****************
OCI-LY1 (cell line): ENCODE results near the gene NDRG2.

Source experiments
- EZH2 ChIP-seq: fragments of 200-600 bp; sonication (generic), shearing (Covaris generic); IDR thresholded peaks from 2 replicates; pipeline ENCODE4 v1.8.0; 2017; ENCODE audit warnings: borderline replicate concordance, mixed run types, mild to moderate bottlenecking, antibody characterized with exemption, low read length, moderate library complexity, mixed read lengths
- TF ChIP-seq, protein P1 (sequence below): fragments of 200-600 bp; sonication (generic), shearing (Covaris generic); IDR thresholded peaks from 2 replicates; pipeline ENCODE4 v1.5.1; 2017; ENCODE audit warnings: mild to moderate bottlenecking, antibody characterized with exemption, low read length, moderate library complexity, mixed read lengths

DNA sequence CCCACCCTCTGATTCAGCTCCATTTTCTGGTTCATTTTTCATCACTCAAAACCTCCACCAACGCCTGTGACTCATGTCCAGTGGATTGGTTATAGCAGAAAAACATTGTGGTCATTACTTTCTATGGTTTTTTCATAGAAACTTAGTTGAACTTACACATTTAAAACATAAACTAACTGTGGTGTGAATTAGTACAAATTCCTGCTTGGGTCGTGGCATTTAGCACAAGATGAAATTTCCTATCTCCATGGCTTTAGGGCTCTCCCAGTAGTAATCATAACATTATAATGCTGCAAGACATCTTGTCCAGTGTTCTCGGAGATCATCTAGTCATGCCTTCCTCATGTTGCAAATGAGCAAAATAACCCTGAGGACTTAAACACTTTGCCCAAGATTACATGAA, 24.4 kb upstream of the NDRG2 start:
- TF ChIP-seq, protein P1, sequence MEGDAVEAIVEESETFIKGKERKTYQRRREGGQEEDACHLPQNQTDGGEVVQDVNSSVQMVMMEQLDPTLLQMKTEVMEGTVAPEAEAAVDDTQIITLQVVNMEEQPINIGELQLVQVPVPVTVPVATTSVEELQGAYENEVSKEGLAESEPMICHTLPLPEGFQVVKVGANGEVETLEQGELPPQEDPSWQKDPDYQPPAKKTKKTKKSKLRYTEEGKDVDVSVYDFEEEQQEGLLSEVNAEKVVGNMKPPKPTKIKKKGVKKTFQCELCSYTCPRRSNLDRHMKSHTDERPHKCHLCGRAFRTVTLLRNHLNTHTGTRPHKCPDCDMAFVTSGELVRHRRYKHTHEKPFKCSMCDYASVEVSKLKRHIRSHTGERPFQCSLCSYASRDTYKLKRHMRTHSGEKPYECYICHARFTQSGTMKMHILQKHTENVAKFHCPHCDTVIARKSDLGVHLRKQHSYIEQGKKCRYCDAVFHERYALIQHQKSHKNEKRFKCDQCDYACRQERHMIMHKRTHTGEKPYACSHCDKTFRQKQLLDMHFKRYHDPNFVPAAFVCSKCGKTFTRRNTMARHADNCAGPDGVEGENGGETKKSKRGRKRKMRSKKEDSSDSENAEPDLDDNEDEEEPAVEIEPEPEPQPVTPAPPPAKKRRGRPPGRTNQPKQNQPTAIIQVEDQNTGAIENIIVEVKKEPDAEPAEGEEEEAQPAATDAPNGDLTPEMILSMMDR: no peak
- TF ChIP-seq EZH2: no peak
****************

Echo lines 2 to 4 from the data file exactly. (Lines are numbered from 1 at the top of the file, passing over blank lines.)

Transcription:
Source experiments
- EZH2 ChIP-seq: fragments of 200-600 bp; sonication (generic), shearing (Covaris generic); IDR thresholded peaks from 2 replicates; pipeline ENCODE4 v1.8.0; 2017; ENCODE audit warnings: borderline replicate concordance, mixed run types, mild to moderate bottlenecking, antibody characterized with exemption, low read length, moderate library complexity, mixed read lengths
- TF ChIP-seq, protein P1 (sequence below): fragments of 200-600 bp; sonication (generic), shearing (Covaris generic); IDR thresholded peaks from 2 replicates; pipeline ENCODE4 v1.5.1; 2017; ENCODE audit warnings: mild to moderate bottlenecking, antibody characterized with exemption, low read length, moderate library complexity, mixed read lengths